After a spectacular display in the 2012 London Olympics, the Indian athletes represented the hopes of a billion fans back home when they arrived in Rio de Janeiro for this year's Summer Games earlier in August.
The expectations were soaring high and fans were desperate to see the athletes repeat their London heroics where they won six medals - India's best in the Olympics. If that wasn't enough, the surveys of Goldman Sachs and Dartmouth College - predicting India to do better than their last Olympics - only urged the cricket-crazy nation to dream on.
But, none of the sports pundits or fans could have possibly predicted what really has unfolded so far in Brazil. The high of London four years ago is turning into a complete disaster in Rio.
India, for the last 10 days, has witnessed its athletes fall one after another while agonisingly waiting for its first medal in the ongoing Olympic Games. While some athletes came close to winning one, others suffered shock exits early on.
With each passing day, the hopes of winning that elusive medal are getting slimmer and the news, more traumatising.
Disappointments in Rio
Though India suffered more than just a few setbacks in Rio, the biggest disappointment was undoubtedly the shooters returning without a single medal. One of the brightest medal hopes, Abhinav Bindra was the lone shooter who managed the best finish - fourth in 10m air rifle - among all.
Jitu Rai, another big medal hope, failed miserably in his pet event, the 50m air pistol, where he failed to qualify for the final round. Amongst the women shooters, Heena Sidhu also disappointed with a mediocre performance in both 10m air pistol and 25m pistol events.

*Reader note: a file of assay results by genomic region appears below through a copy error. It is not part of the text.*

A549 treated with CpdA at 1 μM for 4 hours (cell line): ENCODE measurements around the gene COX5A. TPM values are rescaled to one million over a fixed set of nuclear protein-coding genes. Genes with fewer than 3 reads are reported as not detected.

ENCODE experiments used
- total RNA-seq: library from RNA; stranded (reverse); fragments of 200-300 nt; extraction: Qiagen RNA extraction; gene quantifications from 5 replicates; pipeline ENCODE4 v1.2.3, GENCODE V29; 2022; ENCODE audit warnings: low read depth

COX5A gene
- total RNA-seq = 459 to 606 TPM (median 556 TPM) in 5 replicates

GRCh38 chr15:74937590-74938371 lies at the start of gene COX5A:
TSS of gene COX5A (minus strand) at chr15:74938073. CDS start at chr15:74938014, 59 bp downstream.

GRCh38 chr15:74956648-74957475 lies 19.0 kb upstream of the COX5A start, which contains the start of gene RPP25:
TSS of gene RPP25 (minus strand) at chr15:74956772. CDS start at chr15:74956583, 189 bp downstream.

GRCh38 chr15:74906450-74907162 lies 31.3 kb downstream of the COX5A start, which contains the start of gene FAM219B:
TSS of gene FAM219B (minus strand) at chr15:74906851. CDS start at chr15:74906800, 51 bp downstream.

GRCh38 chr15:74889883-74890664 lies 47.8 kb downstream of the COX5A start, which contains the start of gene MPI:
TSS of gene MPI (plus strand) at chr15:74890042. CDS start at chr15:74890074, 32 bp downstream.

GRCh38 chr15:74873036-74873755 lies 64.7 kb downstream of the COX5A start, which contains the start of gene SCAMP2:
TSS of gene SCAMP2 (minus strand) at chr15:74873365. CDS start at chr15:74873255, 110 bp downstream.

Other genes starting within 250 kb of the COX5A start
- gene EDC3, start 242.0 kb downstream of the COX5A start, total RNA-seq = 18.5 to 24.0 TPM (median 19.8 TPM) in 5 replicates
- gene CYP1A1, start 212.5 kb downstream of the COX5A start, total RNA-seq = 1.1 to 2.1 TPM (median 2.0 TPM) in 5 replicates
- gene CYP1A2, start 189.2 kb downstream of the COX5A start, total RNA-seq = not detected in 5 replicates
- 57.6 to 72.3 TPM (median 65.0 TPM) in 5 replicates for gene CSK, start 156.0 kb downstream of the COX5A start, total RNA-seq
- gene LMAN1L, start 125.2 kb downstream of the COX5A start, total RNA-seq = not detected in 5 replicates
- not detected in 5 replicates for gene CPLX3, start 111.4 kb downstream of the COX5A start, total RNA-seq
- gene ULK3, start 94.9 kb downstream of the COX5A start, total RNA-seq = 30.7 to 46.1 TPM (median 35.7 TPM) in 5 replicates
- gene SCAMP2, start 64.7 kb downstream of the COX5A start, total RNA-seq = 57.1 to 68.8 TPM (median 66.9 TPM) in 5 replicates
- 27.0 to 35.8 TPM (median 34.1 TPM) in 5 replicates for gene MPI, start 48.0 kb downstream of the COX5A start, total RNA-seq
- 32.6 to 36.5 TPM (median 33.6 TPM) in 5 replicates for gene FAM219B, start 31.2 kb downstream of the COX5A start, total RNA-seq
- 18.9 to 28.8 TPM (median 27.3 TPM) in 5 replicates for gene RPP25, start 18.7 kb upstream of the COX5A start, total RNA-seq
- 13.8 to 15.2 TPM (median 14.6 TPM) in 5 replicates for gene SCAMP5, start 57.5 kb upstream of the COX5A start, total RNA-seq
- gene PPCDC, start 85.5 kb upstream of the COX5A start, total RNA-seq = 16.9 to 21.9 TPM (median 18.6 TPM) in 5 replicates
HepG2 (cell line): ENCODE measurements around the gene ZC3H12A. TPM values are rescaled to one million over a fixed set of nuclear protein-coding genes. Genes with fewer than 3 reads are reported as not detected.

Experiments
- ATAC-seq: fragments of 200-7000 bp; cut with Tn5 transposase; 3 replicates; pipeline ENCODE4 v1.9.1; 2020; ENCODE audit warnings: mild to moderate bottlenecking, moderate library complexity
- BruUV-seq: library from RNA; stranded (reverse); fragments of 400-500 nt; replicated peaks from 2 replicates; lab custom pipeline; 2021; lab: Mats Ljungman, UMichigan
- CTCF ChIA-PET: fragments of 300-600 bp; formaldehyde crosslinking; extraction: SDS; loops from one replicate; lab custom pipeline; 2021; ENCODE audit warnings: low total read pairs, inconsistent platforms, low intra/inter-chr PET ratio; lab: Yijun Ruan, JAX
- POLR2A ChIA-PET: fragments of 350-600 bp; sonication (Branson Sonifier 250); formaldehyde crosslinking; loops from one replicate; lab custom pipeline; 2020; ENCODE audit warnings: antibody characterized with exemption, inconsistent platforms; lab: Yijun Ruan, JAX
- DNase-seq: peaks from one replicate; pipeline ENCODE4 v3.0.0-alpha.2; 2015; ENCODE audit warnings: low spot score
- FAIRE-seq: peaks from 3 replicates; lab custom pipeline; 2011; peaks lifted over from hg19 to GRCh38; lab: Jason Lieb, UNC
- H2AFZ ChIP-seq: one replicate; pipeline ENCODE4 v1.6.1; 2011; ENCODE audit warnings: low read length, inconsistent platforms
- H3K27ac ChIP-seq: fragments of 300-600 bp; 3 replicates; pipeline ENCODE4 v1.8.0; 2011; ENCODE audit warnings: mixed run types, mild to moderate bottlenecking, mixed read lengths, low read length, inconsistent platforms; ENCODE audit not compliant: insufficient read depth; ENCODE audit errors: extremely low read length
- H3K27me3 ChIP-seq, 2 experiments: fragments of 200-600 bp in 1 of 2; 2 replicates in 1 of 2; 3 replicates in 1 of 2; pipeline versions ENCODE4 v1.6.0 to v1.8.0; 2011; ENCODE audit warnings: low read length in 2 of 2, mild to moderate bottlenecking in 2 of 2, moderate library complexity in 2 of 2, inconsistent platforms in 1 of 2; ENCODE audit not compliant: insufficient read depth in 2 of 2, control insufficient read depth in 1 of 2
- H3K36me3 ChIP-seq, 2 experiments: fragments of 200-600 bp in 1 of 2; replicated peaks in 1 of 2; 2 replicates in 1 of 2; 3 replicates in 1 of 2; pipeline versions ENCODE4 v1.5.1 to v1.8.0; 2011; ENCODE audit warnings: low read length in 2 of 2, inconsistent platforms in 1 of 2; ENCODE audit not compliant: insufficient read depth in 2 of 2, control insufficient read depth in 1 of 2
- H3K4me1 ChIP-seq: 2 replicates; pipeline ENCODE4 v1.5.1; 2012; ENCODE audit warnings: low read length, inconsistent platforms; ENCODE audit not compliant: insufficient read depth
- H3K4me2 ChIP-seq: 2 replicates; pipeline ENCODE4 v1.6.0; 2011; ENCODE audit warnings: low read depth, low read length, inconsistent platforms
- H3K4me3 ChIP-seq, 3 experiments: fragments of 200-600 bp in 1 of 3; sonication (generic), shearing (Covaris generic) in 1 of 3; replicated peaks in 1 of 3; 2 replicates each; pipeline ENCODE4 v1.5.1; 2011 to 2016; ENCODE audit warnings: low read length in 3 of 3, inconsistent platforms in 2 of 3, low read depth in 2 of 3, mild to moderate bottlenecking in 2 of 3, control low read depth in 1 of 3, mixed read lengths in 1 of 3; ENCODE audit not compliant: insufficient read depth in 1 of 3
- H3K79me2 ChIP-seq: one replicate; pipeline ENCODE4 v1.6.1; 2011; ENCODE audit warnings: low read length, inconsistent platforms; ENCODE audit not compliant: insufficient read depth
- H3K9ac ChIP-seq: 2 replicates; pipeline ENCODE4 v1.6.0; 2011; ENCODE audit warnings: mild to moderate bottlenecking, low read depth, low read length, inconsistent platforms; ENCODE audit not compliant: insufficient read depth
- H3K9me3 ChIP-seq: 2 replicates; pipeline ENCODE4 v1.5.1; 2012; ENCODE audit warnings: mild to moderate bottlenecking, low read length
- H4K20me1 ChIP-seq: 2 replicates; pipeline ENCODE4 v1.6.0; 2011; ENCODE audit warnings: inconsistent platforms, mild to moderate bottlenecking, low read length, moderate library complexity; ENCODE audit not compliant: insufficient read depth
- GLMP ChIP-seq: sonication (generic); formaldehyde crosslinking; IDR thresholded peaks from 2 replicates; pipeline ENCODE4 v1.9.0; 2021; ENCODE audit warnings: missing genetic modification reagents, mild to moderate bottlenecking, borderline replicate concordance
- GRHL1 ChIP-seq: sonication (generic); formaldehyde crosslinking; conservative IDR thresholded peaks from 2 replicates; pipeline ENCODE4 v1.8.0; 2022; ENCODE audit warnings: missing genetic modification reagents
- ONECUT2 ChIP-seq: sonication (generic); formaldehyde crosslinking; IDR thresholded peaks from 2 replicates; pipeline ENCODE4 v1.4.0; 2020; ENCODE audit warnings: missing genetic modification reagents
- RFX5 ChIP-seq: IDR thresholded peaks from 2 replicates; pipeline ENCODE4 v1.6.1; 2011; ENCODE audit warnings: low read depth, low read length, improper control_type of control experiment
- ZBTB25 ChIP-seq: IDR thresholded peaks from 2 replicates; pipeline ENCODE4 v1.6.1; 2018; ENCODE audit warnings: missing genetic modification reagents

Saina Nehwal's ouster at the hands of world no. 61 Marija Ulitina came as the biggest shock, while men's hockey team, even if it wasn't really considered a medal hope, failed to survive the Belgian challenge in the quarterfinals.
Dipa Karmakar, country's first-ever female gymnast to compete in the Olympics, was the only Indian athlete who looked like she might bag a medal after she qualified for the women's vault final. But, the 23-year-old, along with a billion fans back home, suffered a heartbreak after she missed out on the medal by a mere 0.150 points.
India's misery at Olympics
Since India first participated in the world's premier sporting event in 1900, it has won 26 medals (9 gold, 6 silver and 11 bronze) - less than powerhouses like the US and China win in a single Olympics, on par with far smaller countries such as Thailand and Morocco.
Having participated in 33 Olympics so far, India averages 0.8 medals each Games. Despite being the second populous country after China, India ranks last in Olympic medal number when counting by population.
While it's a tad too early to predict the Indian contingent returning home with no medals, but if they do, it will be for the first time in 24 years and seventh overall. The last time India failed to win a single medal dates back to 1992 at the Barcelona Olympics.
Diminishing medal hopes
Despite a poor show so far, India still has six days left to clinch that elusive medal at the Rio Games. Wrestling and badminton remain the biggest medal hopes for India considering the ouster of some of the biggest names in the contingent lately.
A lot is expected from the London Olympics bronze medallist, Yogeshwar Dutt, who'll be seen competing in the men's freestyle 65kg event on 21 August. He'll be supported by the controversy-ridden Narsingh Yadav and dark horse Sandeep Tomar who'll sweat it out in the 57kg category.
On the other hand, shuttlers Kidambi Srikanth and PV Sindhu have also kept India in fray for a medal. Both, Srikanth and Sindhu have stormed into the quarterfinals of men's and women's singles event respectively. However, the road ahead gets much tougher for both the Indian shuttlers.
Srikanth, who stunned fifth-seeded Dane Jan Jorgensen in Round of 16, will lock horns with two-time defending champion Lin Dan in the quarterfinals. Sindhu will also have to be at her prolific best when she meets second seed Wang Yihan in the quarters on 17 August.
India also has a few athletes scheduled to compete in the later stages of the Games, but a medal looks like a far-fetched dream. India's women's and men's 4x100mrelay team will compete on 20 August. Sandeep Kumar will feature in the men's 50km walk on 19 August.
What was once expected of India's largest-ever contingent has clearly not been executed and, medal or not, Rio Olympics will surely be considered as a big disappointment for a nation that houses a sixth of the world's population.